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Knight Rider: A Vintage '80s Lemon

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An ironic nostalgia lunchbox in video form. / NBC Photo: Mitchell Haaseth

Pretend you’re a TV screenwriter. You’re writing an episode of a cop procedural, involving the murder of a washed-up ’80s TV star. The opening scene of the episode is a scene from his former hit action show. You want to make it cheesy, bad-syndication-drama cheesy, Exposé cheesy. There will be a talking car, of course. But there will also be Schwartzenegger-reject one-liners, a retro command center complete with computers with big flashing lights and a lame excuse for the female costar to strip to her underwear.

NBC’s remake of Knight Rider is that show.

I’ve long thought that there needs to be a term for TV shows and movies that are set in, or made in homage to, a certain era, which are made in the style of that era. Like Todd Haynes’ Far from Heaven, which was not only set in the era of Douglas Sirk films but was made to look like a Douglas Sirk film. Just so, NBC’s gloriously awful Knight Rider—which NBC’s press materials optimistically identify as Knight Rider (The Series)—is not a bad update of a cheesy ’80s show. It is a bad ’80s series updated in the manner of a bad ’80s series. It’s not a TV show so much as an ironic nostalgia lunchbox in video form.

In a way, this is an accomplishment. Knight Rider isn’t merely bad. It’s bad in a way that TV shows no longer are. In a way that I had not imagined they still could be. Knight Rider is a reminder of the days when major-network TV meant something. When broadcasters used TV to make fantasies come alive—really dumb fantasies. When they programmed shows that insulted the intelligence of audiences from 8 to 80. When they had the reach and resources to make a show this monumentally lousy.

I’ll describe it, though you really owe it to yourselves to see a few minutes of its atrociousness. As in the original, the hero, this time named Mike Traceur (Justin Bruening) is paired with a souped-up talking robo-car, KITT (Knight Industries Three Thousand). The first half of the debut (a two-hour movie “pilot” aired earlier in the year) unfolds with no discernable plot: Traceur and hottie/partner Sarah (Deanna Russo) are at a soiree; some “information” is at stake; she gets captured and rescued; and then there’s a car chase. A really long car chase.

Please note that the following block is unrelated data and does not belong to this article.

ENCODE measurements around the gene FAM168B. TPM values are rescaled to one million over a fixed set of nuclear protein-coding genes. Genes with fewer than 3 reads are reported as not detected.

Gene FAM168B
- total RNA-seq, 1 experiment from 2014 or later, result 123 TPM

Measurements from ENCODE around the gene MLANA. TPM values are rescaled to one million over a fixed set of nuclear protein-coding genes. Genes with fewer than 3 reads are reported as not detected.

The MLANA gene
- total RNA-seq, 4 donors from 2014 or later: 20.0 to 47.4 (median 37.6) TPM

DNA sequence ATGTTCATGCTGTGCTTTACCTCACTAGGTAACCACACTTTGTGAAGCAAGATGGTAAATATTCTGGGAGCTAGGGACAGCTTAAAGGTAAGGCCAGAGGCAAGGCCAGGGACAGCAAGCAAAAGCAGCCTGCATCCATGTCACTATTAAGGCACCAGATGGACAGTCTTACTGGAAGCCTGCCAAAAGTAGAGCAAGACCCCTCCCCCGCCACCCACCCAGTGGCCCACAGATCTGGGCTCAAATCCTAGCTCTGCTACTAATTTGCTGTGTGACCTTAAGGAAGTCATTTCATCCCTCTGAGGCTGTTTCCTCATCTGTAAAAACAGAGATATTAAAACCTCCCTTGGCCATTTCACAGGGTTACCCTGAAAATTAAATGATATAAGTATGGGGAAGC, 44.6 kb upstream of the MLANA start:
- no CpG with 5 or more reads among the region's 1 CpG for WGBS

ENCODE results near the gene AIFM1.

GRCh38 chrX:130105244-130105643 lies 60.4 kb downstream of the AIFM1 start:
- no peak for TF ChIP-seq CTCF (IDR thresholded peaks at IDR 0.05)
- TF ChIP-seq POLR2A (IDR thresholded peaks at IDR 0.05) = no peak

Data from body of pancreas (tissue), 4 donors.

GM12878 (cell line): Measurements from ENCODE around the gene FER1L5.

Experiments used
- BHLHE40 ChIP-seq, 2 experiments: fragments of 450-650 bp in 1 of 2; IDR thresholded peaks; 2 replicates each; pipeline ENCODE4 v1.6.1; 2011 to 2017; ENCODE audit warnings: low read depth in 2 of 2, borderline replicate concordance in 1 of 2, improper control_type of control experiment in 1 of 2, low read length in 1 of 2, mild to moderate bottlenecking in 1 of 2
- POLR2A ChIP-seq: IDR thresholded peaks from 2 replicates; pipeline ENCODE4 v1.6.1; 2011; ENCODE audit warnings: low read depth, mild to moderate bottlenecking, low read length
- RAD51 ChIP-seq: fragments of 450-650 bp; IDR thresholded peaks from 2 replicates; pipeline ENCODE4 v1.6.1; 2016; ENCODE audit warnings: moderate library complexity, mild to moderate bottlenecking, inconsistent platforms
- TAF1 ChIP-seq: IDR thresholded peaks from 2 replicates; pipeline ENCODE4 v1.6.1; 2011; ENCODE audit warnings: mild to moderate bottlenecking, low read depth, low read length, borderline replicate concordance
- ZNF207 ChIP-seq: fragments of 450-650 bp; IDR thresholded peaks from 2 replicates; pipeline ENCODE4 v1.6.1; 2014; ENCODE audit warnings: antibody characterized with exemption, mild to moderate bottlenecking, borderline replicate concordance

In the process, KITT gets hit by a napalm bomb and Mike and Sarah spend several minutes talking in the car, surrounded by the most fake looking flames outside a yule-log screensaver. As KITT’s high-tech shell fends off the flames, Mike and Sarah unburden themselves of their clothes: “Our bodies can’t take the excessive temperature!” To conserve precious oxygen, KITT counsels them, “I suggest you both refrain from speaking unnecessarily.” Yes! That is an excellent idea!

The rest of the episode introduces a mystery involving Mike’s repressed memories from an earlier stint in Iraq, and the intrigue, such as it is, is like a cave painting compared with the complex mythologies of Lost, or, hell, even a typical CSI episode.

But nobody was expecting narrative genius from Knight Rider. We should not have expected good acting from the heirs to Hasselhoff, and Breuning and Russo, who have the faux-human presence of Second Life avatars, do not disappoint.

What we did have a right to expect was a really cool-ass car. And KITT is absolutely mind-blowing: for 1982. Today, though, with high-priced SFX standard on TV and technological omniscience a staple of shows like 24, showing us a car that can hack into computer systems or perform the same weak Transformer tricks we’ve seen in Scion commercials is like trying to impress a kid who owns a PS2 by giving him a Merlin.

Then there’s KITT’s personality. In the original series, William Daniels voiced KITT, giving him/it a fussy, supercilious attitude that made him/it a character all his/its own. Now Val Kilmer voices KITT, who speaks through something that looks like a glowing glass boob, and his affect is so detached and the dubbing so disjointed that he doesn’t sound like he’s in the same scenes with the human characters.

And why would he want to be? He’s forced to respond to Michael’s amnesia about Iraq by leaping to the brilliant conclusion: “It is possible that something traumatic happened to you and you are repressing the memory.” Apparently KITT is programmed to be a hack scriptwriter too!

I could go on, but it would be unfair to spend more time and thought taking this show apart than Ben Silverman did greenlighting it or the writers did crafting it. But seriously: if you have the time, you should try to witness for yourself at least part of Knight Rider, which has all the nostalgic value of a K Car. They truly do not make them like this anymore. And thank God for that.